Controversy, Possible Somalia Breakthrough Mark AU Summit

The 13th African Union summit opens Wednesday in the Libyan coastal town of Sirte, birthplace of the continent's longest serving leader, host Moammar Gadhafi. The pre-summit buzz is all about who is attending, as well as how many, and which African leaders may stay away.

President Omar Hassan al-Bashir of Sudan will be there in defiance of an ICC war crimes indictment, Italy's Prime Minister Silvio Berlusconi and Brazil's President Lula da Silva are also on the guest list. Talk on the street is that North Korea is  sending an observer delegation. But perhaps the biggest news is that Egyptian President Hosni Mubarak may make an appearance.

The 81-year-old Egyptian leader has not been to a gathering of African leaders since he escaped an assassination attempt during a summit of the Organization of African Unity in Addis Ababa in 1995.

VOA was unable to obtain a visa to attend, but diplomats and journalists who did say the summit site is taking on a festival atmosphere. The pre-summit chatter is dominated by the big name guest list.

The last summit in February drew only 21 heads of state to see Moammar Gadhafi sworn in. There was concern the turnout this time might be no better. But with Mr. Gadhafi talking about ramming through some of his controversial proposals for a United States of Africa, many would-be stay-at-homes may show up after all.

Summit sideline events have already produced an apparent breakthrough, this one on Somalia. Reporters in Sirte say IGAD, the regional grouping of East African countries will ask the summit to change the weak AU peacekeeping mission AMISOM to a robust fighting force.

IGAD, which comprises six East African countries is said to be looking at reversing an earlier ruling that prohibited Somalia's neighbors from sending troops to AMISOM. Two IGAD powers, Ethiopia and Kenya border Somalia, and are being urged in many quarters to play a more significant role in helping their neighbor.

Kenneth Mpysi of the Institute for Security Studies in Addis Ababa says the summit come none too soon for Somalia, the Horn of Africa nation whose future hangs by a thread.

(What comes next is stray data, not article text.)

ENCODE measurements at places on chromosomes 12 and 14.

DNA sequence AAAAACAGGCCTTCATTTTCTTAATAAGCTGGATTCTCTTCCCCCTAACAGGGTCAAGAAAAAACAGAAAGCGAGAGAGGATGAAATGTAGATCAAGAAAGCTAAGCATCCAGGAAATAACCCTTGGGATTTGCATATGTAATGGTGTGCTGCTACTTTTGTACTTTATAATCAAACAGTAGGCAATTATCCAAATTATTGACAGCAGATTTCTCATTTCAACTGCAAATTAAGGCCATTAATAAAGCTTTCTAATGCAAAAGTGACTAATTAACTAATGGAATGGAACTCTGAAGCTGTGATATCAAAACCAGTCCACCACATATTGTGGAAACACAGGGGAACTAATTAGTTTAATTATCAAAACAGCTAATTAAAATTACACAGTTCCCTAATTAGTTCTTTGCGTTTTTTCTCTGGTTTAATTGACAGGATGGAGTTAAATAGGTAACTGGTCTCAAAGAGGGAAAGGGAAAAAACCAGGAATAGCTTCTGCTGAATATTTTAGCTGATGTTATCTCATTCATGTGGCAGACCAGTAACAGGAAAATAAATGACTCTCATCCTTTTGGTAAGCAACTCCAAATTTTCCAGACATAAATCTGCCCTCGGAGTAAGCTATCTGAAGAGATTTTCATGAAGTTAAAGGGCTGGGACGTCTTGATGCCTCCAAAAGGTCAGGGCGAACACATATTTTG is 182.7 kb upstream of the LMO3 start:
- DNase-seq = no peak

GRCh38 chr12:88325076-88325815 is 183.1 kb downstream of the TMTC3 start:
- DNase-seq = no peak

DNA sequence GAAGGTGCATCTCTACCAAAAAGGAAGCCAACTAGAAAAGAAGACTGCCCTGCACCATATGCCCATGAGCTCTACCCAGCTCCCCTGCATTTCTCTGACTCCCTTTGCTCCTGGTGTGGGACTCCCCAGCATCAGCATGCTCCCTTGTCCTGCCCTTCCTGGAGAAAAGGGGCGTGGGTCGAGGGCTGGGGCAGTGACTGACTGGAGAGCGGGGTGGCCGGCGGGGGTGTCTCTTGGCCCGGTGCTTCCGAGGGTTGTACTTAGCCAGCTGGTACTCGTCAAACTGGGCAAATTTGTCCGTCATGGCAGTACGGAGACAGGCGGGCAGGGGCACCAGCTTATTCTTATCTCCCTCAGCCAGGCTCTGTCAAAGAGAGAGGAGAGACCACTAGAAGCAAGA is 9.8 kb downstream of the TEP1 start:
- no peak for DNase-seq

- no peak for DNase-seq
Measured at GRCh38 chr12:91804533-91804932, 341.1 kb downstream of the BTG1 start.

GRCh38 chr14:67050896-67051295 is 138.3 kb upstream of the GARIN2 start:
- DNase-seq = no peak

"I think IGAD will push the African Union to continue and strengthen its role in terms of political will from the wider body, now we might be seeing increased political will as the situation aggravates. So Somalia might be one of the areas where we might see something significant coming out of it, particularly because there is this push from IGAD," he said.

Other security issues slated to receive summit attention include the recent political troubles in Niger, and unconstitutional changes of government or attempted coups in Madagascar, Mauritania, Guinea and Guinea-Bissau.

Also on the agenda will be an attempt by some member states to express the continent's unified opposition to the war crimes indictment against Sudan's President Omar Hassan al-Bashir.

The pending ICC (International Criminal Court) indictments were a hot topic at the last meeting in February. But an attempt to forge a consensus failed at a pre-summit session in Addis Ababa last month, when only a handful of countries supported a Libyan and Sudanese backed initiative to withdraw in unison from the ICC's founding agreement.

The three-day Sirte summit begins with an public session Wednesday, and closes with another open meeting Friday.

This forum has been closed.
There are no comments in this forum. Be first and add one

Featured Videos

Your JavaScript is turned off or you have an old version of Adobe's Flash Player. Get the latest Flash player.
Social Media Aids Counter-Terrorism Investigationsi
Katherine Gypson
December 01, 2015 10:06 PM
In the aftermath of the Paris attacks, officials carried out waves of raids and arrests to break up terror cells. As VOA's Katherine Gypson reports, social media can be a key tool for investigators.

Video Social Media Aids Counter-Terrorism Investigations

In the aftermath of the Paris attacks, officials carried out waves of raids and arrests to break up terror cells. As VOA's Katherine Gypson reports, social media can be a key tool for investigators.